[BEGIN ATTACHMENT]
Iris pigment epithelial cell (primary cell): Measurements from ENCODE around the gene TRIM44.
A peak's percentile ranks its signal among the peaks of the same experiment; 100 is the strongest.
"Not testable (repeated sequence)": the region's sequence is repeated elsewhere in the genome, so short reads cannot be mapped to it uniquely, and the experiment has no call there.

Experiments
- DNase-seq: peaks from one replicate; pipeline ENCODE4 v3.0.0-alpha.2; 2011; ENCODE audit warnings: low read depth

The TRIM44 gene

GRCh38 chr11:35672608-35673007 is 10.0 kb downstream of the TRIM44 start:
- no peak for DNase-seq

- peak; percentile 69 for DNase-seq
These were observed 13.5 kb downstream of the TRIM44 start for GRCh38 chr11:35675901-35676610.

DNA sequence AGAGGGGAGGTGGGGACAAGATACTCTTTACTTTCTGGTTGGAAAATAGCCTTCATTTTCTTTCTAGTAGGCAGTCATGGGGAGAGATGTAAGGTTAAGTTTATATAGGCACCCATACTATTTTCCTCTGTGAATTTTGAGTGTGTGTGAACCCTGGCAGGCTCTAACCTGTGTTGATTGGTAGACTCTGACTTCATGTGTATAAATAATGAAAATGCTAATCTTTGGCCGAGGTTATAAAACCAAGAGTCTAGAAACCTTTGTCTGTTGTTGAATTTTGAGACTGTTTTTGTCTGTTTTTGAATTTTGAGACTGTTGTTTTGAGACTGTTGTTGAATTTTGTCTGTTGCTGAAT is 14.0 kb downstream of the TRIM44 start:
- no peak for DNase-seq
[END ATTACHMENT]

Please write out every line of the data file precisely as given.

Iris pigment epithelial cell (primary cell): Measurements from ENCODE around the gene TRIM44.
A peak's percentile ranks its signal among the peaks of the same experiment; 100 is the strongest.
"Not testable (repeated sequence)": the region's sequence is repeated elsewhere in the genome, so short reads cannot be mapped to it uniquely, and the experiment has no call there.

Experiments
- DNase-seq: peaks from one replicate; pipeline ENCODE4 v3.0.0-alpha.2; 2011; ENCODE audit warnings: low read depth

The TRIM44 gene

GRCh38 chr11:35672608-35673007 is 10.0 kb downstream of the TRIM44 start:
- no peak for DNase-seq

- peak; percentile 69 for DNase-seq
These were observed 13.5 kb downstream of the TRIM44 start for GRCh38 chr11:35675901-35676610.

DNA sequence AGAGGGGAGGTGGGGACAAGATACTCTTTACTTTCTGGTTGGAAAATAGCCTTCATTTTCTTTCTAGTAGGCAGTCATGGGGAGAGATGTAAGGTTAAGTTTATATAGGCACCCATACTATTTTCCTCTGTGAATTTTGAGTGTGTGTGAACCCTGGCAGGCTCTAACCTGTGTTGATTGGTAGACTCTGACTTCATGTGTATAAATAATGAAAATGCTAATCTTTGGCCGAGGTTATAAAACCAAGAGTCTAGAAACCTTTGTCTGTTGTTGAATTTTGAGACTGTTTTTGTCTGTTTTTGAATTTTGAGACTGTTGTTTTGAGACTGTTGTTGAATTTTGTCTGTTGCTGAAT is 14.0 kb downstream of the TRIM44 start:
- no peak for DNase-seq